And I had a mentor at the time that said, you know, when you find something that you’re really passionate about and you’re doing that, then that’s what you should do. And you should find a way to make that what your career is.
And for me, in that moment, I realized, I enjoyed everything that surrounds the radio station more than I did personally being on the air. And, you know, I needed to find air personalities that loved being on the air as much as I love being off the air. And I think that that’s ultimately when you can become most successful, whether it’s radio or another industry, when you’re doing the thing that you’re the most passionate about, that’s when you’re going to have the most success.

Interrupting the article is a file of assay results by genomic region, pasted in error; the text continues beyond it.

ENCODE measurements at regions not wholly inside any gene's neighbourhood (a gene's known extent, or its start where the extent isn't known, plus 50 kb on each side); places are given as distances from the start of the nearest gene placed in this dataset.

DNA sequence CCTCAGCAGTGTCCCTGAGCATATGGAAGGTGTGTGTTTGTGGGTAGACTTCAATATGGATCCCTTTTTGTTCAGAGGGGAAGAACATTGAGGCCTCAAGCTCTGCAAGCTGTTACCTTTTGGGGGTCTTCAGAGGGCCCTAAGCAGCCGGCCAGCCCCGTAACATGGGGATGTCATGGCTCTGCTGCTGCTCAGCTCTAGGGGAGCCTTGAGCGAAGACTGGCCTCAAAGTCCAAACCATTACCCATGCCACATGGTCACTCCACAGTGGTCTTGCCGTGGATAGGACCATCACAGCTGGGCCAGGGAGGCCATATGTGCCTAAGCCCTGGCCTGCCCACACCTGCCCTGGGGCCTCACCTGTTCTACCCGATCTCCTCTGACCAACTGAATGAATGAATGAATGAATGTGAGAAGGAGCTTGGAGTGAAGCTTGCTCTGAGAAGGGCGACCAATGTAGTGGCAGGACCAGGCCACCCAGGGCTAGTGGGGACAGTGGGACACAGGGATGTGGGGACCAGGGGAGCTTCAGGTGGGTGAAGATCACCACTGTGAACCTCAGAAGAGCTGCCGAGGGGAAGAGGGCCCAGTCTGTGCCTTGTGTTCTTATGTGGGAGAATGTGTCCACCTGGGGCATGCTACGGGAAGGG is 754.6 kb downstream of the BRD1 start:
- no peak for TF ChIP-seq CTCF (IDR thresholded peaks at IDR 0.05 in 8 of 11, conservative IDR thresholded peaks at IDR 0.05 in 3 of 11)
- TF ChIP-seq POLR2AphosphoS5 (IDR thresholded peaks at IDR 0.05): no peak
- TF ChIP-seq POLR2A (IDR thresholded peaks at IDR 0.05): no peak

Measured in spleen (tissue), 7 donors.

Kevin Ross: That’s exactly the way I feel, but I would even say a broader range to cover the entire industry. I love music, so it’s music, radio, anything that’s involved, but another question that I have for you is, if that is the case, what is…? How can I ask you this? You’ve been in a situation or situations where a lot of black men and women have not, or have complained about not being able to get into, with some of the formats that you’ve worked; what do you say about that?
Tony Coles: Oh. I’ve literally worked in all of them at this point.
Kevin Ross: Okay. So you’ve heard, I’m sure, African-Americans, black people complain about the racist or racism in the industry where they can’t get to certain formats outside of urban. How did you accomplish that? And what do you think of that?